HomeAdvisor Pro is now Angi Leads. Learn more.

Disaster Preparedness

4 Steps to Getting Financial Help After a Disaster

In the face of a disaster, you may need financial assistance to keep your business afloat. The Small Business Administration (SBA) offers many resources, including disaster loan assistance, to help in these situations.  These are the steps you’ll need to take to qualify for a loan.

#1 | Make sure you have experienced a qualifying disaster.

The very first step is making sure you’re operating in a declared disaster area. The SBA keeps an updated list of declared disaster areas on their website, which you can access here.

#2 | Understand what’s offered.

Business Physical Disaster Loans cover losses up to $2 million in damage. You can use the money to repair or replace:

  • Inventory
  • Real property
  • Equipment
  • Leasehold improvements
  • Fixtures
  • Machinery

Note that this loan covers losses that aren’t fully covered by insurance, and you can’t use it to upgrade or expand your business, except as required by building codes. That being said, you may qualify for a 20 percent loan increase if you make improvements that will reduce the risk of future property damage caused by this type of disaster. The SBA will have to verify that the improvements are eligible.

Learn more about loan amounts and use from the SBA.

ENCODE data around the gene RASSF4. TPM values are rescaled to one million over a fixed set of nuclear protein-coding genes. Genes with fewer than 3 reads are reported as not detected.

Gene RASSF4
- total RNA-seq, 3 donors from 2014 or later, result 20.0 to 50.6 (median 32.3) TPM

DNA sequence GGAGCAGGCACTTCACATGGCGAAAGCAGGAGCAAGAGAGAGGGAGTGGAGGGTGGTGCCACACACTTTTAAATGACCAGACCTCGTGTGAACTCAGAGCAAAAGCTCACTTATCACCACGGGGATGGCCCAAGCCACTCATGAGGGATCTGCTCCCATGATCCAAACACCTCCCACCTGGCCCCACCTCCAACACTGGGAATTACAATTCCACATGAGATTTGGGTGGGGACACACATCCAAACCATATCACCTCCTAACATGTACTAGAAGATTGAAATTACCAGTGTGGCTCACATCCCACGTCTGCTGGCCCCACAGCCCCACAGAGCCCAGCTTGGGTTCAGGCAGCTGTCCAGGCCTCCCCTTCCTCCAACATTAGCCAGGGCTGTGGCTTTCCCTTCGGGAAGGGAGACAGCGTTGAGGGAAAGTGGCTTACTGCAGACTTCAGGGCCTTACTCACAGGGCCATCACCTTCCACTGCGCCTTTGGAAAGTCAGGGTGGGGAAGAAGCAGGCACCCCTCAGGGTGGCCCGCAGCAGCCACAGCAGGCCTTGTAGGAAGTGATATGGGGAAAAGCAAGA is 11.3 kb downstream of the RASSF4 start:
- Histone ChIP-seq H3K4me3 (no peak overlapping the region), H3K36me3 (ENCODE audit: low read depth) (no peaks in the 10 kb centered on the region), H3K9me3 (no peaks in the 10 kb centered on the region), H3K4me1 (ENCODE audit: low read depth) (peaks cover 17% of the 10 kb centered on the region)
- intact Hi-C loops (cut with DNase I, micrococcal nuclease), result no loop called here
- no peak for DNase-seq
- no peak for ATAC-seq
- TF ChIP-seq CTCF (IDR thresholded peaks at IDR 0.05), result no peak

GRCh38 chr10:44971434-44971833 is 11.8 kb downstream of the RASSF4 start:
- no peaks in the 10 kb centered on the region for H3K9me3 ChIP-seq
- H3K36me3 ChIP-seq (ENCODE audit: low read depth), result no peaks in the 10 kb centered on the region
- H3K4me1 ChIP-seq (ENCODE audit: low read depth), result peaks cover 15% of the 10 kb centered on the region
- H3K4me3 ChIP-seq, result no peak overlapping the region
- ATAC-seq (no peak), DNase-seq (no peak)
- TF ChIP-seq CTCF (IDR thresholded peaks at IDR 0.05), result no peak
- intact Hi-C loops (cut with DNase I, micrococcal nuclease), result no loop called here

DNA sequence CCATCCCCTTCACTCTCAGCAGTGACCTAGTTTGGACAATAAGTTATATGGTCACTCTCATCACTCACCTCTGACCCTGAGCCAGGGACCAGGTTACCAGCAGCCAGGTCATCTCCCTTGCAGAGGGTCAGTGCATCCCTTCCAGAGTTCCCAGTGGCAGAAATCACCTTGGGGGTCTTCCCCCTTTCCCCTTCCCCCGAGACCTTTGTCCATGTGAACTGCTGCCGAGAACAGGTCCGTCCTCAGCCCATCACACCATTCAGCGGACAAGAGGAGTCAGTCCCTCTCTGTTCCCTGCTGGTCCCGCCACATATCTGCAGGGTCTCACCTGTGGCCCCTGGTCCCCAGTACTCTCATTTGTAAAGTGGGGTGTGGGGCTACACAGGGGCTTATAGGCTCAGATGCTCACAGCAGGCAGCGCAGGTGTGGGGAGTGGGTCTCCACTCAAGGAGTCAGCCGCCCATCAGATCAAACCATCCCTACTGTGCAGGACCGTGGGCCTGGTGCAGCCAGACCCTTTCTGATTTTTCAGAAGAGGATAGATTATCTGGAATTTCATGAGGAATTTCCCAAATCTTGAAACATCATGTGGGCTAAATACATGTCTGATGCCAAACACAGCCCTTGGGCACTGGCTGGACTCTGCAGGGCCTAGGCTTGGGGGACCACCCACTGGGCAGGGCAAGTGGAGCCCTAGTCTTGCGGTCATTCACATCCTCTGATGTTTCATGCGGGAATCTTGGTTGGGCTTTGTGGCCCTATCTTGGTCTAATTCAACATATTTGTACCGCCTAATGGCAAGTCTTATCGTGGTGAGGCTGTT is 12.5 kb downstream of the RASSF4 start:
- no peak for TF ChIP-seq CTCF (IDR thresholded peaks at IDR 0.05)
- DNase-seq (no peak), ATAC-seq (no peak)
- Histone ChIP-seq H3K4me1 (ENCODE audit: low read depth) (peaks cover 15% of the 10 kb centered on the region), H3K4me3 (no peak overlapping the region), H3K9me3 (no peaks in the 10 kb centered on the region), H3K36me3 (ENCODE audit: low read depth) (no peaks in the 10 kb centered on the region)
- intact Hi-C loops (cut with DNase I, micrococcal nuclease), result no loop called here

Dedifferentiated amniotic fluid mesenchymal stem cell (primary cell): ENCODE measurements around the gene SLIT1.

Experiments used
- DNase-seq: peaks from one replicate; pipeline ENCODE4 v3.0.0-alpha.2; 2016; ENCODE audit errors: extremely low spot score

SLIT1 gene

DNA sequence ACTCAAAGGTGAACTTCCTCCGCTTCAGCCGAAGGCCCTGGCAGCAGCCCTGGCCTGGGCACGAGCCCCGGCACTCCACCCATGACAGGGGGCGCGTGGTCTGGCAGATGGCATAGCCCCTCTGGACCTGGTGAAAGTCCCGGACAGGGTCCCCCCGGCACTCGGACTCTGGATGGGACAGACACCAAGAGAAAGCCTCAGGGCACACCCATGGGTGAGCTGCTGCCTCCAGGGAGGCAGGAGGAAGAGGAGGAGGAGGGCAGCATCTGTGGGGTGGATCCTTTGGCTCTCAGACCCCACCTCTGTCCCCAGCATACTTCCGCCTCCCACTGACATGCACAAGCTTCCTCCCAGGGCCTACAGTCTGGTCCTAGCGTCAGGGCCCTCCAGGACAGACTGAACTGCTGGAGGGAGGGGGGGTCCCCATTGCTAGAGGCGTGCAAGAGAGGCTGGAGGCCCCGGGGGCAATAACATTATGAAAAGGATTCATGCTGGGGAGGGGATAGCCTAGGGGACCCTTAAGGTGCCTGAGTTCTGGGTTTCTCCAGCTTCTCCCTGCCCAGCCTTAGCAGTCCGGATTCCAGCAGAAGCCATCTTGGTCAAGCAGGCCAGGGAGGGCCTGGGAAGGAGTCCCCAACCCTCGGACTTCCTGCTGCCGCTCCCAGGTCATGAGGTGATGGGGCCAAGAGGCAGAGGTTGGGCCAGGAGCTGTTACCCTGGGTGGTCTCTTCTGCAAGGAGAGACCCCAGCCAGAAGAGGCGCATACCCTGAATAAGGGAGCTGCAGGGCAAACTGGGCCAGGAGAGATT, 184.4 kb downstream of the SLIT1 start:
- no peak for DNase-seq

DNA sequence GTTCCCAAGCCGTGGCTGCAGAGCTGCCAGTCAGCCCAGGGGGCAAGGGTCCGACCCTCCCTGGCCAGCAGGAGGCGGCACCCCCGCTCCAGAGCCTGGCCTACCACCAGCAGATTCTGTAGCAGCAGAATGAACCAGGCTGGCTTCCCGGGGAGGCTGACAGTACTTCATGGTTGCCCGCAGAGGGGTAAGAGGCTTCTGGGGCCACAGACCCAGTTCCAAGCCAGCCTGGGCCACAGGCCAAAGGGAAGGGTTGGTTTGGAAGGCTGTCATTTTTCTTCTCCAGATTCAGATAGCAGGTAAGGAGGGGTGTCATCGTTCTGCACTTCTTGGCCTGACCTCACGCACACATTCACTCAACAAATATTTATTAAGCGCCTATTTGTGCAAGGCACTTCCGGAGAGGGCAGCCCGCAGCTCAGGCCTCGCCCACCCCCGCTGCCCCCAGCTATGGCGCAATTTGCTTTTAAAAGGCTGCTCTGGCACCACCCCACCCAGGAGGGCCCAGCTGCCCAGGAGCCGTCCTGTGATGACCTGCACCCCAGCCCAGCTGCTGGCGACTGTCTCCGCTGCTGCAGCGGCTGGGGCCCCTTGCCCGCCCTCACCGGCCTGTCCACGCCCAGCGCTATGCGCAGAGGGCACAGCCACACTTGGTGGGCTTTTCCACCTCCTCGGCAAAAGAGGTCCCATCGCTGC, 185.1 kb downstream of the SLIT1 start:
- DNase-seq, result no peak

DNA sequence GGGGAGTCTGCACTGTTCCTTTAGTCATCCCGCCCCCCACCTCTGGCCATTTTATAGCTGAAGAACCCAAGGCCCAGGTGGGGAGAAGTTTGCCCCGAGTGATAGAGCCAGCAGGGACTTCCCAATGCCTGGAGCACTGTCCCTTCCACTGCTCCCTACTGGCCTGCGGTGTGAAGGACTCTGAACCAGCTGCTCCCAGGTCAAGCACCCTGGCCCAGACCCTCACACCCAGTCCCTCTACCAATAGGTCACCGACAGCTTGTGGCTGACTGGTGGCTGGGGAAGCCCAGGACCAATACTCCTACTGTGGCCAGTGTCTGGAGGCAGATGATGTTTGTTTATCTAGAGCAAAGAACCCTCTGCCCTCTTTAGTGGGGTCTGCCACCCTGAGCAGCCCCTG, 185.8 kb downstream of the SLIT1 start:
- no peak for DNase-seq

#3 | Know eligibility and terms.

Companies of any size can apply for a Business Physical Disaster Loan. At a glance, here’s what the interest rate and payoff terms look like:

  • The SBA determines whether you have credit available elsewhere.
  • If you can’t get credit anywhere else, the interest rate won’t exceed 4 percent.
  • If you have credit available elsewhere, the interest rate won’t exceed 8 percent.
  • Depending on your ability to pay the loan, repayment terms can be up to 30 years.

#4 | Apply online.

If you’re ready to apply for the loan, you can apply here online. You’ll need to submit the completed loan application, as well as a signed and dated IRS Form 456-T. This allows the IRS to give the SBA your tax return information. An inspector from the SBA will come to estimate the cost of damage to your business. Then, the SBA will let you know if you’re eligible for a loan, and for how much. 

Related Resources